A phone keyboard is not just about the key size and layout. How easy is it to get at the symbols? How easy is it to go back a few characters and correct a mistake? How easy is it to touch type?

The qwerty keyboards I’ve had on phones are:

  • Treo 270
  • Treo 600
  • XDA Exec
  • iPhone

Treo 270Treo 600

The two Treos were very similar, although navigation on the 600 was made far more usable by having a 4-way rocker switch rather than just the up/down of the 270 (i.e. on the 270 you had to whip out the stylus if you wanted to nip back a couple of characters). They had tiny keys that you had to operate with the side of the tip of your thumb, but because the keyboard was so small you could feel your way around the keys very well. I could damn near touch type on these things.

Note how all the keys are angled in the same direction. This was to try to get around a keyboard patent by RIM (who make blackberries), who angle each half of the keyboard in a different direction. Made no difference to usability, to my mind.

Like all the phones, you got auto capitals at the start of each sentence, but no auto-capitals after a smiley face. You could shift-lock or symbol-lock by double-pressing the shift or symbol keys.

XDA Exec

Look at that beast of an XDA! 13cm long if it’s an inch. The keys were, of course, much bigger than the Treos – which you might think was a good thing, but no. Too small to do normal typing, but so big you couldn’t reasonably touch-type with your thumbs. It didn’t help that, although the keys are slightly rounded, it was still more difficult to feel you way around than the very bumpy Treo.

This is a keyboard so big, in fact, it has dedicated number keys, proper arrow keys and even a caps lock key. Weirdly, however, you had to press the “Fn” key to get symbols. I always though Fn was for Function, not Symbol Shift, but hey.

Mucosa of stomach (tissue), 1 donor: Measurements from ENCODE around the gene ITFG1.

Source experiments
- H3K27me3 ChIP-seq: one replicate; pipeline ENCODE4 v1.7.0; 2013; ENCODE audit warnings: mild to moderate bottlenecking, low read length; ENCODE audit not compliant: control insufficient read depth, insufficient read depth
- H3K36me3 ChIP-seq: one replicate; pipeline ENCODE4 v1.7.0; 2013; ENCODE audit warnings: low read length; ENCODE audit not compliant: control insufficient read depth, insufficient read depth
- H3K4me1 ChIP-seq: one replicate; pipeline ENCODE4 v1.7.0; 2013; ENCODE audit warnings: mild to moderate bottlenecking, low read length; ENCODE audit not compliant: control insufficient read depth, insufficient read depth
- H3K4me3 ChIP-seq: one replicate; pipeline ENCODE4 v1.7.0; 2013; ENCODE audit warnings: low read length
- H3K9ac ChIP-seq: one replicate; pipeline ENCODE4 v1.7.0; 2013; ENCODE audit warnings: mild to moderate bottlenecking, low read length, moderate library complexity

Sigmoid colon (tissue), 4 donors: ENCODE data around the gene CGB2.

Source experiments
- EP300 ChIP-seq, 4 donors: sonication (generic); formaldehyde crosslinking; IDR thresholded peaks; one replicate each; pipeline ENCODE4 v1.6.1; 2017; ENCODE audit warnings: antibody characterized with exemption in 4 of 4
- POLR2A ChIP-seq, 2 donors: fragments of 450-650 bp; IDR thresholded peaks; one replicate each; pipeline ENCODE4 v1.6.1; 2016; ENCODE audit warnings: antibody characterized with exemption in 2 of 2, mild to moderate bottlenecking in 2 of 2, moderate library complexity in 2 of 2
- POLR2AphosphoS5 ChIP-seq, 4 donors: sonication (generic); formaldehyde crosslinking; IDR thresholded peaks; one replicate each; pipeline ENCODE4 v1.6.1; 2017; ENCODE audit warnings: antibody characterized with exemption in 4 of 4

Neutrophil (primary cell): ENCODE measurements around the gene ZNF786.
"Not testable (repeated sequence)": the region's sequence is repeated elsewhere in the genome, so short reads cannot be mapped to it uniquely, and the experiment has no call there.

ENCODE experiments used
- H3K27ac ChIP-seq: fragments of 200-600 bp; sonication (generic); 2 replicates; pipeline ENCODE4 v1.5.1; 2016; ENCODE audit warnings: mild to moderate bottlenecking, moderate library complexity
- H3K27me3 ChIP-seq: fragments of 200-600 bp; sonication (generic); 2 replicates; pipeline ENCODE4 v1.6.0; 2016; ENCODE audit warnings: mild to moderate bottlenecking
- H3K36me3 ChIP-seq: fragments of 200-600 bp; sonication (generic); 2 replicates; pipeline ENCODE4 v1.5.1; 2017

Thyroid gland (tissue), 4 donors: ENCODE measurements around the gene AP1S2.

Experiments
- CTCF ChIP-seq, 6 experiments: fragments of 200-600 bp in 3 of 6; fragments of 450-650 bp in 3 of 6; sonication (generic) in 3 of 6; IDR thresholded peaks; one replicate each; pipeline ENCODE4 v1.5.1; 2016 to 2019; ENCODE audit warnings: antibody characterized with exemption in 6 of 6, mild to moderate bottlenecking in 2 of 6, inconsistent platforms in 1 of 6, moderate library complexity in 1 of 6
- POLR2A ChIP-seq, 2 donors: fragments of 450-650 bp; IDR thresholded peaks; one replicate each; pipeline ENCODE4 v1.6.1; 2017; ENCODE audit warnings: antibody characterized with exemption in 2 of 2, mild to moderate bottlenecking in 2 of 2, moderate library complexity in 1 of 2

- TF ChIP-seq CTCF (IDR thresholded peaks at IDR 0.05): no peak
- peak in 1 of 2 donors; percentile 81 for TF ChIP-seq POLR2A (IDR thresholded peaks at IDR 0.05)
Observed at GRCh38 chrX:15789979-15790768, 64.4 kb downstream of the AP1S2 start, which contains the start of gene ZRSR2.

Ultimately, though, the main reason for its utter unusability was that the screen just didn’t keep up with the typing. I could hear the keys clack down as I typed, but every 3 words or so would have a letter missing because I’d typed two letters too quickly.

iPhone keyboard 1

The iPhone keyboard should score over the others in at least one respect: because it’s virtual, it can be customised to suit the task at hand. And it does, mostly very well. When entering server addresses, such as in mail accounts or Safari, you get a period and “.com” keys next to the space bar. When entering email addresses a period and an @ appear. When entering numbers you get the symbol layout with numbers across the top and some symbols (e.g. +, () ) beneath.

Lest you bemoan the lack of a period on the main keyboard, simply double tapping the space bar gives you a period-space. And lest you think that all this constant changing wreaks havoc with basic usability rules, the keyboard itself stays pretty much as it is – you just notice the symbol you were going to press the “.?123″ key for is sitting there in plain view, waiting to be used.

It’s not always perfect, as I’ve mentioned before – often usernames are email addresses, but it doesn’t provide the email key layout even for its own username screens, let alone username fields in web pages. And I wish, I wish phones would learn that “:)” and its brethren generally mark the end of sentences and would auto-capitalise the next letter.

“Ah, ” I hear you cry, “but there are no arrow keys.” True, but (and it took me a while to work this out) if you press on the text itself a little magnifying circle pops up above your finger, and you just drag around until you get to the bit of the text you want. This is great, except if your text field is small (e.g. the sms typing box) then the scrolling is a bit hit and miss. Generally, however, I find this works a lot better than arrow keys or rocker switches.